Barclays Bank PLC, an Investment Firm as defined by the Markets in Financial Instruments Directive II (“MiFID II”), and its MiFID II Investment Firm subsidiaries (together, “Barclays”) comprise a multi-service financial institution that engages in a wide variety of activities in relation to multiple products and services, with a broad and diverse client base. As part of these activities, Barclays may offer financial instruments (as defined in MiFID II) issued by themselves or other group entities to its clients that are included in the calculation of prudential requirements specified in Regulation (EU) No 575/2013 of the European Parliament and of the Council, Directive 2013/36/EU of the European Parliament and of the Council or Directive 2014/59/EU of the European Parliament and of the Council.
Under Article 41(4) of Commission Delegated Regulation (EU) 2017/565 Barclays shall provide additional information explaining the differences between the financial instrument and bank deposits in terms of yield, risk, liquidity and any protection provided in accordance with Directive 2014/49/EU of the European Parliament and of the Council which is set out below.
An investment in a financial instrument as defined in MiFID II may give rise to a higher yield than a bank deposit placed with Barclays (a "Barclays Bank Deposit"). However, an investment in a financial instrument carries risks which are very different from the risk profile of a Barclays Bank Deposit. Financial instruments are expected to have greater liquidity than a Barclays Bank Deposit since Barclays Bank Deposits are generally not transferable. However, financial instruments may have no established trading market when issued, and one may never develop. Certain financial instruments issued by Barclays are subordinated obligations of the relevant issuer and investments in financial instruments do not benefit from any protection provided pursuant to Directive 2014/49/EU of the European Parliament and of the Council on deposit guarantee schemes or any national implementing measures implementing this directive in any jurisdiction. Therefore, if the issuer becomes insolvent or defaults on its obligations, investors investing in such financial instruments in a worst case scenario could lose their entire investment. Further, as a result of the implementation of Directive 2014/59/EU of the European Parliament and of the Council, holders of certain financial instruments may be subject to write-down or conversion into equity on any application of the general bail-in tool and non-viability loss absorption, which may result in such holders losing some or all of their investment.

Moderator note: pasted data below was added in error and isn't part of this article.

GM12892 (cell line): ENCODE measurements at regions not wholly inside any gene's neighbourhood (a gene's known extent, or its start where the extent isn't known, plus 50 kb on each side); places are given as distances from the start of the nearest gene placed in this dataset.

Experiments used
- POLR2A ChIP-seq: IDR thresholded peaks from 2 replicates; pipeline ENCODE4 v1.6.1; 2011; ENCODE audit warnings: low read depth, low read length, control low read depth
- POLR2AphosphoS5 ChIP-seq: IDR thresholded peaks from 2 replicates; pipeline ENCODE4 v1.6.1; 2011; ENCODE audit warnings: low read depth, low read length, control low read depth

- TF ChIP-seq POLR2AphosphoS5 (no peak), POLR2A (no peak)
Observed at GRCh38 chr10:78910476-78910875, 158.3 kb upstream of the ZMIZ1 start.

Please see the terms of the relevant financial instrument for detailed information about its yield and risk profile.
More details related to the above disclosure are available upon request.